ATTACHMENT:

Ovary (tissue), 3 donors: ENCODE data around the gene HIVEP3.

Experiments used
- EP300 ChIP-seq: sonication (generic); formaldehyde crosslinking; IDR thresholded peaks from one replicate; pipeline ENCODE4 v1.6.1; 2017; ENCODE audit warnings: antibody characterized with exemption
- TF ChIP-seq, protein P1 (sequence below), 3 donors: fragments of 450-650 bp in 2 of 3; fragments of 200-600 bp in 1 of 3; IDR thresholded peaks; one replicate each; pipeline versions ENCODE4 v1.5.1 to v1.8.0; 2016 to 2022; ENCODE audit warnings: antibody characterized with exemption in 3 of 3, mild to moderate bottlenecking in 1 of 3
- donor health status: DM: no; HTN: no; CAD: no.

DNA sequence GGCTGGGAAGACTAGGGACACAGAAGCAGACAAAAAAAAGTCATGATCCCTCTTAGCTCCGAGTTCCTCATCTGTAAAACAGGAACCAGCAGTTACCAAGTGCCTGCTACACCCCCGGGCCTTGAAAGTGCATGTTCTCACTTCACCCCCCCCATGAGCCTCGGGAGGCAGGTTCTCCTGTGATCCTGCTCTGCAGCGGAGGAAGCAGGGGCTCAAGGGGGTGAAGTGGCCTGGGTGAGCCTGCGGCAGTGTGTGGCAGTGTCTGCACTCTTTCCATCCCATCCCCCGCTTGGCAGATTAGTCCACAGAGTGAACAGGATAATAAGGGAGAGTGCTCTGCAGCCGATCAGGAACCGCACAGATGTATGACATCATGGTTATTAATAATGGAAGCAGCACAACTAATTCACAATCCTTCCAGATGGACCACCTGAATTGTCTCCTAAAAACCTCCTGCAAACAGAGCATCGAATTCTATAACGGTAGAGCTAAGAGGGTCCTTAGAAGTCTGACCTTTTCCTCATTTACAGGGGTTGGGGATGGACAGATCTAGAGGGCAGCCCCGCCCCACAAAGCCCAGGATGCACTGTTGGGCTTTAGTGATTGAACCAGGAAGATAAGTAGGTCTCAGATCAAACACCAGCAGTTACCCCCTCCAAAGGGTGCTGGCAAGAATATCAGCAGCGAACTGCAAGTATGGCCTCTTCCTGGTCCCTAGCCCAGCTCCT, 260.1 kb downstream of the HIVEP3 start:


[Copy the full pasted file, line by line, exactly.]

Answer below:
Ovary (tissue), 3 donors: ENCODE data around the gene HIVEP3.

Experiments used
- EP300 ChIP-seq: sonication (generic); formaldehyde crosslinking; IDR thresholded peaks from one replicate; pipeline ENCODE4 v1.6.1; 2017; ENCODE audit warnings: antibody characterized with exemption
- TF ChIP-seq, protein P1 (sequence below), 3 donors: fragments of 450-650 bp in 2 of 3; fragments of 200-600 bp in 1 of 3; IDR thresholded peaks; one replicate each; pipeline versions ENCODE4 v1.5.1 to v1.8.0; 2016 to 2022; ENCODE audit warnings: antibody characterized with exemption in 3 of 3, mild to moderate bottlenecking in 1 of 3
- donor health status: DM: no; HTN: no; CAD: no.

DNA sequence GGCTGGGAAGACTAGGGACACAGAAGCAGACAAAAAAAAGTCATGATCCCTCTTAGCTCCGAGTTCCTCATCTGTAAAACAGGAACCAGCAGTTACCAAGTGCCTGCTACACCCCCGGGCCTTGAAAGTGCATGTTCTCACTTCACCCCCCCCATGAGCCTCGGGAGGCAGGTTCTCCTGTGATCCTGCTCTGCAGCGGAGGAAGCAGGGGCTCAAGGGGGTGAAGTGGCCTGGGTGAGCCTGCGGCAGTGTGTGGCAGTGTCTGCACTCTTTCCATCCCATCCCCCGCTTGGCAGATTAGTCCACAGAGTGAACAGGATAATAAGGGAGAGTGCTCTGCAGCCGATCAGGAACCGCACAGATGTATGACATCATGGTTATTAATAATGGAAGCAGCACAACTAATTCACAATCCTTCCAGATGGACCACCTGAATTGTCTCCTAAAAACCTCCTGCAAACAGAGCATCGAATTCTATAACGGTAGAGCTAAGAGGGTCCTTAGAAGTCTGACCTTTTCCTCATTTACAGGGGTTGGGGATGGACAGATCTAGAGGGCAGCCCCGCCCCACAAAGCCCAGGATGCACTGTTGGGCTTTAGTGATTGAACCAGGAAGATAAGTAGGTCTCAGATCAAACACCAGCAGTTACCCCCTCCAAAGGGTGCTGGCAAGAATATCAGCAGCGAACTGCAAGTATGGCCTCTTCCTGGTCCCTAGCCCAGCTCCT, 260.1 kb downstream of the HIVEP3 start: